“Where the Monkeys stop, is where we begin.”

However, De Matteis points out the brand, which has a “clear acquisition strategy” locally and across the Asia Pacific, has to “play the inorganic card quite aggressively” to sustain the growth and quality Accenture seeks. 

De Matteis: Accenture to continue to “play the inorganic card aggressively”

He adds: “It is important we focus on The Monkeys and Maud and focus on the opportunities we have in the Australian market first, solidify those and then extend either with our clients, or with our growth of digital studios across Singapore, Hong Kong and Tokyo going forward.”

From The Monkeys’ perspective, Nowell says the partnership could “really change the landscape” if the full offering is connected for clients.

“You can’t make a brand with communications now, you have to be a brand with excellent customer experience and brand strategy can come out of that, or the other way.

“But the important thing is to connect the dots and we immediately saw massive advantages we could take to market.”

Nowell: Partnership could “change the landscape”

Drape agrees, adding the combination would “create the best customer experience on the planet”.

“We experienced a lot of brand transformation in what we do with our clients, and occasionally we have some platforms or tools that help with the business transformation.

“These guys are experts in complete transformation and if you combine those two things together you are going to have businesses and brand transformation that will create the best customer experience on the planet.”

As part of the acquisition, The Monkeys and Maud will retain their clients, utilising the offering Accenture provides wherever appropriate.

The agency will also look to collaborate with current Accenture clients as seeking new clients together.

“In some instances, The Monkeys and Maud will work with their existing clients as they do right now. In others, new opportunities will present themselves where the group can provide a solution,” Green explains.

“It’s finding the right opportunities and not force fit anything upon anyone but where the opportunity rises taking it.

“There’s already probably clients we can do that with together, and we talk about ‘well done’ instead of ‘well said’ and we are looking forward to doing the work and showing the world what it will bring to the table.”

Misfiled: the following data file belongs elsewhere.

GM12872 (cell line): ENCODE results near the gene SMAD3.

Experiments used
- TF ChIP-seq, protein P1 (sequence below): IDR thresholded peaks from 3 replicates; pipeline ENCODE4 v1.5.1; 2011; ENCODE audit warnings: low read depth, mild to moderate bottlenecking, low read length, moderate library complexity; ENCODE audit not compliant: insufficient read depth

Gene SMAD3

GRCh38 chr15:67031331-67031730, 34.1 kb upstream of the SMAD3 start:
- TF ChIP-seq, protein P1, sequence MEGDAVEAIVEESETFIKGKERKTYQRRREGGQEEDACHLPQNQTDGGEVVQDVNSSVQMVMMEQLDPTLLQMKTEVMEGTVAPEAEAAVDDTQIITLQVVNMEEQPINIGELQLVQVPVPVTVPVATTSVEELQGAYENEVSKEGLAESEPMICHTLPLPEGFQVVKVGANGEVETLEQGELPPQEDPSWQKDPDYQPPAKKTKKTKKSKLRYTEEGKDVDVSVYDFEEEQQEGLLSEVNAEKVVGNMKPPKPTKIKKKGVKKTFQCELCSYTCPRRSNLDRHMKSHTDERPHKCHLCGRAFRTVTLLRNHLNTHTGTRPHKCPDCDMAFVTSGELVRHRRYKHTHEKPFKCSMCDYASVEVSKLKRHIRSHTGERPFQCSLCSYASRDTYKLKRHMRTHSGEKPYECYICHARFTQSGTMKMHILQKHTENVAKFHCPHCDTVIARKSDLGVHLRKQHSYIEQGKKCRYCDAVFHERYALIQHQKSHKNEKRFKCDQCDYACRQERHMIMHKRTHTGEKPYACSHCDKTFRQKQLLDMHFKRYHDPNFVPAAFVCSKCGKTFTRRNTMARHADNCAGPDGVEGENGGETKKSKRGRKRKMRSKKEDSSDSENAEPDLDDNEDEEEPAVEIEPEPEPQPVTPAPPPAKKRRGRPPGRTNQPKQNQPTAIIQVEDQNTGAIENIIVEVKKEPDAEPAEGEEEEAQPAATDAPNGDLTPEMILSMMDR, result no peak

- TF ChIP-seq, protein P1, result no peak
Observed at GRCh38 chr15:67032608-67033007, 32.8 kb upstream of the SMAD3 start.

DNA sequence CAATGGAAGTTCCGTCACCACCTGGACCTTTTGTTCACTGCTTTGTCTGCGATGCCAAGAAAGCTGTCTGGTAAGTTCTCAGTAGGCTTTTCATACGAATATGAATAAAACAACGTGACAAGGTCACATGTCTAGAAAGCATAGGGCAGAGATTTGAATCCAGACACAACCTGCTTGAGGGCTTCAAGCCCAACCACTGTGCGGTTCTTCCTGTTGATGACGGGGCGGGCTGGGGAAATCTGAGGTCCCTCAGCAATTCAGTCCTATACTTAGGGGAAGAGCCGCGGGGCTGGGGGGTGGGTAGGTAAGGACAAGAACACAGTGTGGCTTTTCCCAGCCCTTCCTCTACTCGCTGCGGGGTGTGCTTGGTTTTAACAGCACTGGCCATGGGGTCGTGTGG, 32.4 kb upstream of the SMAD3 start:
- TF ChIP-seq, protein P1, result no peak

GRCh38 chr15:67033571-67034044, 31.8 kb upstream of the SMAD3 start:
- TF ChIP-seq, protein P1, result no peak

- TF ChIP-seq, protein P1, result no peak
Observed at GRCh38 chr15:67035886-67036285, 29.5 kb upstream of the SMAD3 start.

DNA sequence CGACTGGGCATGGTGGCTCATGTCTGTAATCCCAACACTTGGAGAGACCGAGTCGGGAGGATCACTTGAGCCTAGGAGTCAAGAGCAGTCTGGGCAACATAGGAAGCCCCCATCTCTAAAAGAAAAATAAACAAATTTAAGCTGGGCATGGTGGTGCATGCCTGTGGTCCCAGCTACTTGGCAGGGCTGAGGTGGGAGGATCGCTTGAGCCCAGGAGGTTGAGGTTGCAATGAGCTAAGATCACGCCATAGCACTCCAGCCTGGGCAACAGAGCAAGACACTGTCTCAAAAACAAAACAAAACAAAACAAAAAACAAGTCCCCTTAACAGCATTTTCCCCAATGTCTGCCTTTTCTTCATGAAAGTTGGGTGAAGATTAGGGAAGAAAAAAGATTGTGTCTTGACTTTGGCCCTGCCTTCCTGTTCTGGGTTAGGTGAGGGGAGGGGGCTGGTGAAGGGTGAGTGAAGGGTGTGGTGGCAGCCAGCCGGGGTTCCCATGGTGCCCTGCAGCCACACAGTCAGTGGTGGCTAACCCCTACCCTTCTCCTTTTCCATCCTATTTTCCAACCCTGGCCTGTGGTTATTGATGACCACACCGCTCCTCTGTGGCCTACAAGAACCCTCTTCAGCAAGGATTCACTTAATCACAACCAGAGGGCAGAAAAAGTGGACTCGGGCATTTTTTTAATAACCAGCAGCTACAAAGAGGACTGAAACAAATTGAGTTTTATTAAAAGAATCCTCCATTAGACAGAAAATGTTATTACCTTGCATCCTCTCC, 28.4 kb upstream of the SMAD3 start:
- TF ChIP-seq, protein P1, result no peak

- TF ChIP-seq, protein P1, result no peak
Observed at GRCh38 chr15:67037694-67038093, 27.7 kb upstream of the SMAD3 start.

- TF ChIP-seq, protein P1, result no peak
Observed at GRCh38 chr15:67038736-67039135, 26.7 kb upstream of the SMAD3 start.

Leadership, upholding culture and The Monkeys’ legacy

While there is always a debate as to whether an agency loses its culture following an acquisition, The Monkeys’ Green is adamant the agency will continue to work as they have been.

“We take pride in having grown from the three of us to what we will grow to next and the expansion that has been spoken about today is a part of that.

“I think that is a pretty good legacy. But it’s just getting started. We are at 11 years now and there’s a lot more to do on a bigger scale and we are going to be part of that future.

“We have all signed up to it and we are looking forward to remaining doing what we’re doing. Running the businesses as we run them, with the teams we run them with.”

The Monkeys currently has 130 employees and some of Australia’s biggest clients including Telstra, Qantas and Meat and Livestock Australia

Buckley adds: “The leadership team at The Monkeys and Maud does not change today or tomorrow. They just become part of the Accenture Interactive leadership team within Australia.”

He points out it was important for the new model The Monkeys’ management team remained the same.

“When I say we have a new model, this new model represents a strategy we have collectively come together to do and that new model of part creative, part consultancy and part technology is about opportunity for the staff as well as our clients.

“Based off what we saw this morning, our staff are very excited and we will see in the future how it pans out.

“What we are creating is an opportunity for this strategy to pan out and long may it last,” he says.

“The Monkeys are the best, one of the more awarded creative agencies in Australia. There are very integral reasons to why we bought them and it’s very important their management team comes as they are today and we become one big family now.”

Like Buckley, De Matteis says staying “true” to cultures would also be critical, along with getting clients involved in defining the “new new”.

However, while The Monkeys hopes to keep things running as they are, he acknowledges there will be “a huge transformation” in the way Accenture Interactive will talk to brands going forward.

“There will be a huge transformation in the way we speak to our clients going forward as AI [Accenture Interactive] holistically, and that combination between creative, management consulting and technology is critical for us to have the three Monkeys but also the broader leadership at The Monkeys and Maud to really shape our new future,” he says.

While The Monkeys and Maud may no longer be able to promote themselves as ‘independent’, Green says the agency’s proposition – “provocative thinking – will remain.

“Provocative thinking is what we do and that will remain and yeah we are looking forward to keeping that entrepreneurial type spirit alive. That’s how we are.

“We can’t change because this has happened. We are all still pretty young and hungry and the best days are ahead of us. And we are looking forward to doing cool stuff. That’s what we get out of bed to do everyday and that’s not going to change.”

On speculation that the three co-founders will depart the agency once the transition is over – as so often happens with mergers and acquisitions, Green says: “We are staying with the company for as long as we will be there.”

Nowell adds: “From a tagline perspective, The Monkeys and Maud are now a part of Accenture Interactive but that family, as I talked about the numbers before, is a lot larger. Even on an existing client we share it’s how do we make that larger.

“If we are absolutely focused on creating the best customer experiences on the planet, it’s what does that customer experience look like across every single channel now? And that’s what we can bring to our clients.”